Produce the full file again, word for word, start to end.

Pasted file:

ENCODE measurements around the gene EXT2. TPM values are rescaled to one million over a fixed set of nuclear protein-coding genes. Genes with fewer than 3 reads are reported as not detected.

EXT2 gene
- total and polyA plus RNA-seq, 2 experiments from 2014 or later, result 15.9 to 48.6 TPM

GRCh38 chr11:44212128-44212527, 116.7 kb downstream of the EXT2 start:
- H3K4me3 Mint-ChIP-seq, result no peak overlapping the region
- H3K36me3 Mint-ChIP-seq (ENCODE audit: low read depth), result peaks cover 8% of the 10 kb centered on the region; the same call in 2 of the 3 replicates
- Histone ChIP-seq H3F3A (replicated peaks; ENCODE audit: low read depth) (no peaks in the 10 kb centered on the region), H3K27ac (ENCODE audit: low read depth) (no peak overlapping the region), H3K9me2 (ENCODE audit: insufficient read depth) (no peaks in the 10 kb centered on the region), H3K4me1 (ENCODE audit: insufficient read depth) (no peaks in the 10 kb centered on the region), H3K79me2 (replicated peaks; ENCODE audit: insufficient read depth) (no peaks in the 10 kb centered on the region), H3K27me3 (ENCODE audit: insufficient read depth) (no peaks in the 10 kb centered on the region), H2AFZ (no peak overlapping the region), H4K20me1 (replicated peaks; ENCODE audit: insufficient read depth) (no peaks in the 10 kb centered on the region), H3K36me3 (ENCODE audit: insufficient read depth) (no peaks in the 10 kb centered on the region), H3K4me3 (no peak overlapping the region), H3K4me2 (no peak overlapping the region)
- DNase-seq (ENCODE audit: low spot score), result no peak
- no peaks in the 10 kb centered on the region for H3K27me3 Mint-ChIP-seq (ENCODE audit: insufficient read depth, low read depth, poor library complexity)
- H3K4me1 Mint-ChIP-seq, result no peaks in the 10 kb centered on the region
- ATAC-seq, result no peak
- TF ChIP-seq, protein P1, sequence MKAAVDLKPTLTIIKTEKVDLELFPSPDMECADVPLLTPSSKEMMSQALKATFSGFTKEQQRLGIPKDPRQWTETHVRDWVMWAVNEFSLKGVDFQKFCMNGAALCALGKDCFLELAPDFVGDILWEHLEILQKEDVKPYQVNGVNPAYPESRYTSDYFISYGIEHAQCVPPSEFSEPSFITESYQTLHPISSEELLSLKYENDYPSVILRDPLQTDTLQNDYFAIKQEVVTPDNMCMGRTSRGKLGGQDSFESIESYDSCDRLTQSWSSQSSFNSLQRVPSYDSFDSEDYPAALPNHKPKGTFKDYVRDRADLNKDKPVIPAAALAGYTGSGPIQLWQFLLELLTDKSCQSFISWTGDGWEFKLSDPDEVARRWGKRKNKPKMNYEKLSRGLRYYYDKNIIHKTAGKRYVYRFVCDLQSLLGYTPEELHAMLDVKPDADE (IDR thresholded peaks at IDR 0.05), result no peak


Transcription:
ENCODE measurements around the gene EXT2. TPM values are rescaled to one million over a fixed set of nuclear protein-coding genes. Genes with fewer than 3 reads are reported as not detected.

EXT2 gene
- total and polyA plus RNA-seq, 2 experiments from 2014 or later, result 15.9 to 48.6 TPM

GRCh38 chr11:44212128-44212527, 116.7 kb downstream of the EXT2 start:
- H3K4me3 Mint-ChIP-seq, result no peak overlapping the region
- H3K36me3 Mint-ChIP-seq (ENCODE audit: low read depth), result peaks cover 8% of the 10 kb centered on the region; the same call in 2 of the 3 replicates
- Histone ChIP-seq H3F3A (replicated peaks; ENCODE audit: low read depth) (no peaks in the 10 kb centered on the region), H3K27ac (ENCODE audit: low read depth) (no peak overlapping the region), H3K9me2 (ENCODE audit: insufficient read depth) (no peaks in the 10 kb centered on the region), H3K4me1 (ENCODE audit: insufficient read depth) (no peaks in the 10 kb centered on the region), H3K79me2 (replicated peaks; ENCODE audit: insufficient read depth) (no peaks in the 10 kb centered on the region), H3K27me3 (ENCODE audit: insufficient read depth) (no peaks in the 10 kb centered on the region), H2AFZ (no peak overlapping the region), H4K20me1 (replicated peaks; ENCODE audit: insufficient read depth) (no peaks in the 10 kb centered on the region), H3K36me3 (ENCODE audit: insufficient read depth) (no peaks in the 10 kb centered on the region), H3K4me3 (no peak overlapping the region), H3K4me2 (no peak overlapping the region)
- DNase-seq (ENCODE audit: low spot score), result no peak
- no peaks in the 10 kb centered on the region for H3K27me3 Mint-ChIP-seq (ENCODE audit: insufficient read depth, low read depth, poor library complexity)
- H3K4me1 Mint-ChIP-seq, result no peaks in the 10 kb centered on the region
- ATAC-seq, result no peak
- TF ChIP-seq, protein P1, sequence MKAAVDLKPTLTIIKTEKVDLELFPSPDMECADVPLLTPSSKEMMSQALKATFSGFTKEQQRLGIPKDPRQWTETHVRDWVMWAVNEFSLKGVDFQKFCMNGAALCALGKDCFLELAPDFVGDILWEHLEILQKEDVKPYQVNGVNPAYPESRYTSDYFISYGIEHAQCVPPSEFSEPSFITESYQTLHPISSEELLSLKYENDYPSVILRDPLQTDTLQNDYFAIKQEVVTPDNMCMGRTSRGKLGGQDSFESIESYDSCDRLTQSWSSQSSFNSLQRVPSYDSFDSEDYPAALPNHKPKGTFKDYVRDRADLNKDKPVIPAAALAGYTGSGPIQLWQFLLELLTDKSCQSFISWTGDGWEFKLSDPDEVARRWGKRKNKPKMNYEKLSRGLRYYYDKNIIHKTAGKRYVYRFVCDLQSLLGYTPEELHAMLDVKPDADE (IDR thresholded peaks at IDR 0.05), result no peak